As I wrote last month, “Change is hard.” but “hard” is an assessment — an interpretation — not a testable, provable truth. “Hard” drives some people away — and it invites some people to buckle up and head on in — people like Peter Diamandis of the X Prize and Salim Ismail of ExO. I spent three hours last month listening to them lay out their distilled methodology for driving 10X — not 10% — improvement.)
The “exponential organization” strategy may be just the ticket for the challenge I posed — “What if we had to? What if we had to drop GHGs rapidly? What if we had to transform the entire economy on a dime — as the US did effectively in 1942? What if we had to reinvent everything?”
- a Massive Transformative Purpose (MTP)
- 5 External Attributes: Staff on Demand, Community & Crowd, AI & Algorithms, Leveraged Assets, Engagement (SCALE)
- 5 Internal Attributes: Interfaces, Dashboards, Experimentation, Autonomy, Social (IDEAS)
All good. In fact, very good. But, in my listening, something was missing from the very compelling presentation — a grounding in biology and ecology, and the richly intertwingled dynamics of living systems.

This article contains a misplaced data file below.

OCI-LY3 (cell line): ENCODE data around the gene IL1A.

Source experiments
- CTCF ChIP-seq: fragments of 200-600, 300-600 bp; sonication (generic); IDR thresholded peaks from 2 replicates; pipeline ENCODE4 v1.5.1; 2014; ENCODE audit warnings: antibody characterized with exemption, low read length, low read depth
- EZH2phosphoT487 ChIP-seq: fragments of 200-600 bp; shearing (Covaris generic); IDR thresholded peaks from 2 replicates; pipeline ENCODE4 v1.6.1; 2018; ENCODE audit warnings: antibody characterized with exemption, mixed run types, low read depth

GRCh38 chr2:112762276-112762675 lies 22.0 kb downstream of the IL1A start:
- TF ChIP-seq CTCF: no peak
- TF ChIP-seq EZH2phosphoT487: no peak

Yes, there was concern for the living world — expressed in commitments to ending hunger, building health, providing clean water — but through an all too familiar reductionist/mechanistic/extractive lens, not on its own terms. (Just one example: the fascination with high-intensity, closed environment agriculture, with little regard to the role of living soils in both the nutritional quality of the food produced and the moderation of the global climate.)
So I wonder:
What might it look like to infuse living systems perspective — and a sense of belonging to the living world — into the ExO methodology?
I might just try to find out. Please let me know if you try too.